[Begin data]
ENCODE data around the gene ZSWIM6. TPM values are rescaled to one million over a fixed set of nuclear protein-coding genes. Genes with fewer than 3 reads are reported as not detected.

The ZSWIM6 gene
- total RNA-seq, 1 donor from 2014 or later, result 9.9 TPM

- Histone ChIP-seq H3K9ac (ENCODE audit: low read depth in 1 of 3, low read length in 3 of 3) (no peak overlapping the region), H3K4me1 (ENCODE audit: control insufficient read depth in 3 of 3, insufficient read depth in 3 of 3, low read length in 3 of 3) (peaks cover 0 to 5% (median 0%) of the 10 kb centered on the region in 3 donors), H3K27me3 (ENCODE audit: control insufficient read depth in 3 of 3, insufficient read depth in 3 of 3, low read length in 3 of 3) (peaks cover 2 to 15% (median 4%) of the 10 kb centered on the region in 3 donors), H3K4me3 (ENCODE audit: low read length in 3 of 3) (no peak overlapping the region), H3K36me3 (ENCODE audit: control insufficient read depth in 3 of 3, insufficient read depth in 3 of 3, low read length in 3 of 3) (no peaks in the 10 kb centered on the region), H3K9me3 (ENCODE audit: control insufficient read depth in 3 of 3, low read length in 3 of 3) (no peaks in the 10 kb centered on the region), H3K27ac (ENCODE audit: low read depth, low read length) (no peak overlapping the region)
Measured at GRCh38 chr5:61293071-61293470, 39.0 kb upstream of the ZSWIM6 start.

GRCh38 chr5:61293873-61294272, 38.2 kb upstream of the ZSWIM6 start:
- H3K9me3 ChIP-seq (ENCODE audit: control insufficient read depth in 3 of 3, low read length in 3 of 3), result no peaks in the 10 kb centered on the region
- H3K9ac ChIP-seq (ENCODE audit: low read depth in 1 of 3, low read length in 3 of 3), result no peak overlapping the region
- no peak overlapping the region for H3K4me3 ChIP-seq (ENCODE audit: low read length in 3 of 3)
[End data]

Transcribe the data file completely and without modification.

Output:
ENCODE data around the gene ZSWIM6. TPM values are rescaled to one million over a fixed set of nuclear protein-coding genes. Genes with fewer than 3 reads are reported as not detected.

The ZSWIM6 gene
- total RNA-seq, 1 donor from 2014 or later, result 9.9 TPM

- Histone ChIP-seq H3K9ac (ENCODE audit: low read depth in 1 of 3, low read length in 3 of 3) (no peak overlapping the region), H3K4me1 (ENCODE audit: control insufficient read depth in 3 of 3, insufficient read depth in 3 of 3, low read length in 3 of 3) (peaks cover 0 to 5% (median 0%) of the 10 kb centered on the region in 3 donors), H3K27me3 (ENCODE audit: control insufficient read depth in 3 of 3, insufficient read depth in 3 of 3, low read length in 3 of 3) (peaks cover 2 to 15% (median 4%) of the 10 kb centered on the region in 3 donors), H3K4me3 (ENCODE audit: low read length in 3 of 3) (no peak overlapping the region), H3K36me3 (ENCODE audit: control insufficient read depth in 3 of 3, insufficient read depth in 3 of 3, low read length in 3 of 3) (no peaks in the 10 kb centered on the region), H3K9me3 (ENCODE audit: control insufficient read depth in 3 of 3, low read length in 3 of 3) (no peaks in the 10 kb centered on the region), H3K27ac (ENCODE audit: low read depth, low read length) (no peak overlapping the region)
Measured at GRCh38 chr5:61293071-61293470, 39.0 kb upstream of the ZSWIM6 start.

GRCh38 chr5:61293873-61294272, 38.2 kb upstream of the ZSWIM6 start:
- H3K9me3 ChIP-seq (ENCODE audit: control insufficient read depth in 3 of 3, low read length in 3 of 3), result no peaks in the 10 kb centered on the region
- H3K9ac ChIP-seq (ENCODE audit: low read depth in 1 of 3, low read length in 3 of 3), result no peak overlapping the region
- no peak overlapping the region for H3K4me3 ChIP-seq (ENCODE audit: low read length in 3 of 3)